Really cool, really well made things for you and your pup!

Cape Cod, I have some bad news for you. Pepe Le Pew is in town and he's after your dog.

For the past two weeks we have had several skunked dogs come into the shop. I have always joked that skunked dogs are my favorite because owner's are so appreciative of anything and everything you can do for their stinky companions. A smart person, aware that skunks are running about town, would be prepared. I'm not that girl. So, even with fair warning, instead of loading up with an skunk emergency kit, I thought to myself how lucky I was that none of my own dogs have ever been sprayed.

My luck was about to run out.

Thursday night, before heading out of town for a hockey tournament, our Chessie Brinx (aka: Stinky, fittingly) was sprayed. As I mentioned, I wasn't prepared. Fortunately, this is the one time that owning a dog wash comes super in handy. We rushed down to the store and I was able to test out our de-skunking products first hand. Stinky went from skunked to smelling like, well, nothing within an hour. This is how...

1. Never, I repeat, Never wet your dog. I'm sure there is some scientific reason for why water bonds the skunked smell to your dog's hair, but I'm not going to get into all that. What I can tell you, is that if your dog's hair gets wet, it will be 1000x harder to remove the smell. Resist the urge to hose your pup down, you will only make things worse.

2. Dry them. Wipe them down to get off any excess skunk spray. I used a ratty, old towel that our skunked dog had recently ripped when he mistaken it for a tug toy. It went right into the garbage after that.

3. Soak your pup in enzymes. Odor neutralizing enzymes break down the oils from the skunk. I used Nature's Miracle Skunk Odor Remover and left it on for 10 minutes (5 minutes longer than the recommended usage).

4. Wash that skunk right out of their hair. Thank goodness for Skunk Off! Their shampoo worked wonders. By this time your pup is probably pretty annoyed, between the skunking and now soaking and bath. Don't scrimp on time here. Make sure you wash their face (close but carefully near the eyes) and in-between their toes.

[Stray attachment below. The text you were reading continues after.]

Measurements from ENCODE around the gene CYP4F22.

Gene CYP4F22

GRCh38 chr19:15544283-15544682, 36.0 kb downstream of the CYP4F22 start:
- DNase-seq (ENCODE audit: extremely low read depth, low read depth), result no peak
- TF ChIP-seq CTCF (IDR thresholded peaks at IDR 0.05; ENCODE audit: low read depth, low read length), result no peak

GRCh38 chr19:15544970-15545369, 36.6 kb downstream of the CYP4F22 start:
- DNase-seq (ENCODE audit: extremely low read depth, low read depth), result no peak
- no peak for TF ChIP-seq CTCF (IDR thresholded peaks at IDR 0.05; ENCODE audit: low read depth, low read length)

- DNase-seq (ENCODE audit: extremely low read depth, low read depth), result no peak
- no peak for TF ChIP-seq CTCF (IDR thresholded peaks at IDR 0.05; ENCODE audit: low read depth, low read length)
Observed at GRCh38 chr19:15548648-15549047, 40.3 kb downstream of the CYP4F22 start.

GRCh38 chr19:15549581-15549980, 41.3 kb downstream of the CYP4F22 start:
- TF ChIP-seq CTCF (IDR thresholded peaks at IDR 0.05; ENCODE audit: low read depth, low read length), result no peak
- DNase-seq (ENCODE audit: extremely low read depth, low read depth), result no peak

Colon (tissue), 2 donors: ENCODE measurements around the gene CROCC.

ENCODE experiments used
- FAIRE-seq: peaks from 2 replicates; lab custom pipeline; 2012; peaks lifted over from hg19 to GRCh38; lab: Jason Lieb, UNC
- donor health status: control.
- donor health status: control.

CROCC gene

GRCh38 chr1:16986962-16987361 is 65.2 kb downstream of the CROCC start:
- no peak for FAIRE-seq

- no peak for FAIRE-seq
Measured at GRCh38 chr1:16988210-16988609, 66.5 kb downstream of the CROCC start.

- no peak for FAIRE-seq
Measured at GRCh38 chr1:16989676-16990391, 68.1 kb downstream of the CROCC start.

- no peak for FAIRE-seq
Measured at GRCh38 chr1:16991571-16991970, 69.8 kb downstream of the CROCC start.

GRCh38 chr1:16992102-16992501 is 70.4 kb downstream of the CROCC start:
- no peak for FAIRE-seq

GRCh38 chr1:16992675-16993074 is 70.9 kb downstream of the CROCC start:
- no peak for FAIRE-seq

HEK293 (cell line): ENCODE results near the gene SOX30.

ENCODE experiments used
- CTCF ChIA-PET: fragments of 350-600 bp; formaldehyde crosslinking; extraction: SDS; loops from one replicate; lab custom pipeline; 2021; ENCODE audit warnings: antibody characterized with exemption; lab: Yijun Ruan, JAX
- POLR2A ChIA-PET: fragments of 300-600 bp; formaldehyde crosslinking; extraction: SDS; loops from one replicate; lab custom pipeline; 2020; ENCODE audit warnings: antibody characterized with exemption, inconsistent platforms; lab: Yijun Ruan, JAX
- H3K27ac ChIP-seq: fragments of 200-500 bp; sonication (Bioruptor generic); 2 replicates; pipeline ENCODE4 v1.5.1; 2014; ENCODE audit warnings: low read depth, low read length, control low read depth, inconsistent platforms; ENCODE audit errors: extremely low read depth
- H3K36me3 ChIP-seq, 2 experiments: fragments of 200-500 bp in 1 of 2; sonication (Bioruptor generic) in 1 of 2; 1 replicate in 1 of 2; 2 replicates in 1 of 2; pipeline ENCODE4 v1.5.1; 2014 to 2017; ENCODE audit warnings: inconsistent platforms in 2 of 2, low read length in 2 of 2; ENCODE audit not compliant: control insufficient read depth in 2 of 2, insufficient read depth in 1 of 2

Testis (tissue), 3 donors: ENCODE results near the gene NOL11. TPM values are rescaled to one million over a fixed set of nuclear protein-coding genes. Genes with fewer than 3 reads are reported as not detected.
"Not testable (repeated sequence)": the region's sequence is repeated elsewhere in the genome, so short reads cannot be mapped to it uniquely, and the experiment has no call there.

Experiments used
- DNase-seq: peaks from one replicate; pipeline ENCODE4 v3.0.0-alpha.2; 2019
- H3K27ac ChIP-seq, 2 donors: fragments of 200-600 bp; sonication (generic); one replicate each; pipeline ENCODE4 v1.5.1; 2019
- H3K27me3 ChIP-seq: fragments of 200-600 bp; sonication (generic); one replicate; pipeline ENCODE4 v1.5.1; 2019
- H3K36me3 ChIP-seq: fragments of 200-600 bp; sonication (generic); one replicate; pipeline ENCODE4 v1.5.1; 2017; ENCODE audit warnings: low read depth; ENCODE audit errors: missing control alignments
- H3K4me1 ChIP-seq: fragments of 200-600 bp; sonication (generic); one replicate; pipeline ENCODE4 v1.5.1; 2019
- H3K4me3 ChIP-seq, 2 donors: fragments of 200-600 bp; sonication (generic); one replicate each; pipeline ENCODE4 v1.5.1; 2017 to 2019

5. Wash with your choice of dog-friendly shampoo. I chose to use Grimeinator, a natural but tough cleaner. It doesn't have a great smell to it, but it will help break down any remaining skunk oils without being too harsh on your dog's coat. I also did a double-duty blueberry facial, deodorizing the face. I wanted to stay away from sweet smelling shampoos to really see how the products were working but I think it's safe to say at this point that you can use whatever you like.

6. Keep those enzymes on hand and spray whenever you smell skunk. You can soak the pup down as needed and allow the enzymes to dry. After drenching Stinky in Nature's Miracle, bathing him in Skunk Off and Grimeinator, I sprayed him down with the enzymes and allowed them to dry on him.

7. Throw away that collar. Whatever your dog was wearing, collar or harness. Toss it. You can wash it a hundred times but the fibers hold onto the scent. I'm not saying that it won't ever go away, but it's usually more trouble than it's worth. Plus, let's face it, they deserve a new one after all that anyway.

After learning my lesson, I now have a skunk emergency kit at home: Skunk Off soaker and shampoo. Many people like to make a paste of baking soda, peroxide and Dawn. If you're anything like me, the baking soda in your fridge expired two years ago and smells like leftovers and you're not sure if the expensive organic dish soap you buy at Whole Foods will do the same thing.

We drove home that night with no skunk odor whatsoever. It has now been a week, with two rainy days and still no smell of skunk. All of the items mentioned are included in our Pepe Le P.U. package at Hot Diggity Dog Wash & Boutique where we will gladly assist you and your stinky pup!



Kayla King
Kayla King 19 Apr 10:37

I know you stated to just toss the collars, but my dogs have electronic shock/pulse collars that were EXTREMELY expensive. When I brought the collars inside, it stunk up my whole house. I tried the baking soda paste thing to try and get the smell out, clorox wipes…nothing works. I really don’t want to throw away so much money. The collars are made of metal, plastic, and a tough rubber for the actual collar part. Are there any recommendations for getting the smell out of something that really can’t get too wet??? PLEASE AND THANK YOU FOR ANY ADVICE

I work for a Cape vet and we are constantly (especially recently :-) being asked for effective de-skunk recipes. I will now know where to direct folks online. Thanks for the tips!

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